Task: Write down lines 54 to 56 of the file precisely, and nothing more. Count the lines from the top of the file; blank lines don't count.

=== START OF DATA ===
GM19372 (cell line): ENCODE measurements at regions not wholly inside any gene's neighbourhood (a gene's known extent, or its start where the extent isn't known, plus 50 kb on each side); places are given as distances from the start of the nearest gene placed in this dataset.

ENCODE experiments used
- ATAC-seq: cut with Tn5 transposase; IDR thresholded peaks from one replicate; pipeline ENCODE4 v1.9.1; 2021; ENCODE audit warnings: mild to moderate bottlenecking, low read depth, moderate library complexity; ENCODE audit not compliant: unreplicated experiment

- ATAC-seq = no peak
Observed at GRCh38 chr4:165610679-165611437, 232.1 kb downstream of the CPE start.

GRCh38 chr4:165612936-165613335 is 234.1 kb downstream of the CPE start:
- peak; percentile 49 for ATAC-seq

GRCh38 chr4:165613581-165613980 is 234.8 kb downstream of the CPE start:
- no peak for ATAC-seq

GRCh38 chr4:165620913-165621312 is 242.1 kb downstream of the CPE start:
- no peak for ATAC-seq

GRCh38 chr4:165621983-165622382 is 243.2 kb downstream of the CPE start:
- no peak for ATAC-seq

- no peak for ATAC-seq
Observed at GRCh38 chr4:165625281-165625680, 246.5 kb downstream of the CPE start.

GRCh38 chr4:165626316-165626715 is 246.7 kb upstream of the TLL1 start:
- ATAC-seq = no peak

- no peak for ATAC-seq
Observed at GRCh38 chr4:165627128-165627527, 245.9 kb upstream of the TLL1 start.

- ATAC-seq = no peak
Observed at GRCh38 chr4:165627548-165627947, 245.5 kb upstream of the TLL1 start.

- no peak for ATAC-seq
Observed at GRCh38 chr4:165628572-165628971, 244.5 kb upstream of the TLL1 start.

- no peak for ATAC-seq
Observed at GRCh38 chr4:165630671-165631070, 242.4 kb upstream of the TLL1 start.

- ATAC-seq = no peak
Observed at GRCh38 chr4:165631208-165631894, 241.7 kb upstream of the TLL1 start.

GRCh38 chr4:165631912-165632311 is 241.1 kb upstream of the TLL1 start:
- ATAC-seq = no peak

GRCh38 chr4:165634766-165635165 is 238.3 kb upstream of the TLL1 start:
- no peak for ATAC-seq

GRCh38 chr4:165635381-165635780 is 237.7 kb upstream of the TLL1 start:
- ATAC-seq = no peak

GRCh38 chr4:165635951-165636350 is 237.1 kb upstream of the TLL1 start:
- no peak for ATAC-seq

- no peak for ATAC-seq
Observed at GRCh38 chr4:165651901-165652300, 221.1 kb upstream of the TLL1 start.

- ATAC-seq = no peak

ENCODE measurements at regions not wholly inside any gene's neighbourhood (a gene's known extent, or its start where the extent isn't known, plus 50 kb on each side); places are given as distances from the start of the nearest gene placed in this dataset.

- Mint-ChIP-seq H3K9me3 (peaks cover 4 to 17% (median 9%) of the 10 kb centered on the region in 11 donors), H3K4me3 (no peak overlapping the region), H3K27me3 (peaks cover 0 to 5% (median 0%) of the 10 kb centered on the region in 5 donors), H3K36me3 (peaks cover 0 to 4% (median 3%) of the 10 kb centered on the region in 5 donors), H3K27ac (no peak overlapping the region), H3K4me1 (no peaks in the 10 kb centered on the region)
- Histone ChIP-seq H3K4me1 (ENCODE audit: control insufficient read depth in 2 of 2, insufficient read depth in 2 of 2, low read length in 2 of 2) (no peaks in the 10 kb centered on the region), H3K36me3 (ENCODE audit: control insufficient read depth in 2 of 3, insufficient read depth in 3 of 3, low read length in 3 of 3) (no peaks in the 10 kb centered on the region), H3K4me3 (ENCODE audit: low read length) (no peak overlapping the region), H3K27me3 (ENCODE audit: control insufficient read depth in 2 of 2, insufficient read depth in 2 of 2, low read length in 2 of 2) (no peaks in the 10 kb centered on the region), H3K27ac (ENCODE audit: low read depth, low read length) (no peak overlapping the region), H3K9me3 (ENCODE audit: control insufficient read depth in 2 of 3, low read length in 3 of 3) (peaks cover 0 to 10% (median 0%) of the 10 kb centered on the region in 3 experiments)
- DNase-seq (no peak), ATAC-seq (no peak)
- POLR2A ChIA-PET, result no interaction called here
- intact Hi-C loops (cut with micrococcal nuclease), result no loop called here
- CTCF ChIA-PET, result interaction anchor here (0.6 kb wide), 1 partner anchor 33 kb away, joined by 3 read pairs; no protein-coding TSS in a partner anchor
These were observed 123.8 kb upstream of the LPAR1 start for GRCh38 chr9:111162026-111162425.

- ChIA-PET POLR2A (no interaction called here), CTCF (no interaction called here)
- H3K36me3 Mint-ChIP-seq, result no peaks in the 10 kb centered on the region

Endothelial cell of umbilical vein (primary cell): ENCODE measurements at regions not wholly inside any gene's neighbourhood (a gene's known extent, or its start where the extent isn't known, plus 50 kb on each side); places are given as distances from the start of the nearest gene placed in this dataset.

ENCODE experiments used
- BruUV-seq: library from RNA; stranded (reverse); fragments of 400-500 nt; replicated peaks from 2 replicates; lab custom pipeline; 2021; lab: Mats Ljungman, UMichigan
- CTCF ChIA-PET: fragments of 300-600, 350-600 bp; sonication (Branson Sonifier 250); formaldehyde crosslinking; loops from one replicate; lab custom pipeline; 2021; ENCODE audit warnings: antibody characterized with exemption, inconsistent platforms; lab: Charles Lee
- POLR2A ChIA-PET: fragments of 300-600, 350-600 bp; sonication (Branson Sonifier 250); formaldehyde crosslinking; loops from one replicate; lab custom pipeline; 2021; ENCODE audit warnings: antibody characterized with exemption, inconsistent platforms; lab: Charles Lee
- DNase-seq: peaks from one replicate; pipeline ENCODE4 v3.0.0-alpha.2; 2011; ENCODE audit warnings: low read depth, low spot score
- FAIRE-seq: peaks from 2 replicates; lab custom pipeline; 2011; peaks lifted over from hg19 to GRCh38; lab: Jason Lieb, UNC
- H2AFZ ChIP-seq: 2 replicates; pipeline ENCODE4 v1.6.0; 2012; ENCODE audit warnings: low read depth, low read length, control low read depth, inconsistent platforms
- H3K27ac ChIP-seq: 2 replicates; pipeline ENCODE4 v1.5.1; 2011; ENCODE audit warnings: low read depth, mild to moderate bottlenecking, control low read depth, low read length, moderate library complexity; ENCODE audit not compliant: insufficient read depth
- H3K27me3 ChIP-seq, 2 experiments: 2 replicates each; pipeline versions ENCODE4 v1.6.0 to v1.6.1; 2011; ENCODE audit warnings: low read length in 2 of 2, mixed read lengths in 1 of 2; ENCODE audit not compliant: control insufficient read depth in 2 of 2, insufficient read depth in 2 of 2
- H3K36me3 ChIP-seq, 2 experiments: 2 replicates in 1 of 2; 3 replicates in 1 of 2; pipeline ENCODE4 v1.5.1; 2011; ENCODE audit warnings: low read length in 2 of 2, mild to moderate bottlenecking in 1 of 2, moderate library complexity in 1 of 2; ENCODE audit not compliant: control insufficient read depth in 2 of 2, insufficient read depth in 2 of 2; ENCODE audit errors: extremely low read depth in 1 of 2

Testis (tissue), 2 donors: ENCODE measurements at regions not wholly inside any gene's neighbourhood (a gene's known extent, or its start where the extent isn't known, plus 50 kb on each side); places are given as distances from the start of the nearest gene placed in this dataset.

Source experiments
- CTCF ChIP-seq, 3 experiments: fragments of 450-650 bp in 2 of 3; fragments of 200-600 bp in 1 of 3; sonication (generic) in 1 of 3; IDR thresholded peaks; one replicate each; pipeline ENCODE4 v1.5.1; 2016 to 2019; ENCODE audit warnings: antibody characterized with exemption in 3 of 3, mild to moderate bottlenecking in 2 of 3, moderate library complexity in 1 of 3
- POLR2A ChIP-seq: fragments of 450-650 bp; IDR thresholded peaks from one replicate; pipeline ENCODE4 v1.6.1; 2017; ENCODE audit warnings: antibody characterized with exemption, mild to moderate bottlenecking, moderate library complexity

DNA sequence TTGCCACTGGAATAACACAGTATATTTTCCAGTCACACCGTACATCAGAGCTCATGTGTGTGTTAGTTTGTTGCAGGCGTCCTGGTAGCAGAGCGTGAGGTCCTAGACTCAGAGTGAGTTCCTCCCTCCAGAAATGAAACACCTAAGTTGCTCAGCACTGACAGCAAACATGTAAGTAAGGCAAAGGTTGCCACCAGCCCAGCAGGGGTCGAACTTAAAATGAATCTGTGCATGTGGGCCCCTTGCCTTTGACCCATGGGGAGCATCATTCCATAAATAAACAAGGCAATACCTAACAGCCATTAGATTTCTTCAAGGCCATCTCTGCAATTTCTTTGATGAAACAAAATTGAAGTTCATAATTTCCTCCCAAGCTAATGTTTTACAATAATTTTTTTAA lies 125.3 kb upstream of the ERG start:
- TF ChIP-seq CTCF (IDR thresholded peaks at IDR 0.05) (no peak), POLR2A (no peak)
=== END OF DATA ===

- DNase-seq: peaks from one replicate; pipeline ENCODE4 v3.0.0-alpha.2; 2011; ENCODE audit warnings: low read depth, low spot score
- FAIRE-seq: peaks from 2 replicates; lab custom pipeline; 2011; peaks lifted over from hg19 to GRCh38; lab: Jason Lieb, UNC
- H2AFZ ChIP-seq: 2 replicates; pipeline ENCODE4 v1.6.0; 2012; ENCODE audit warnings: low read depth, low read length, control low read depth, inconsistent platforms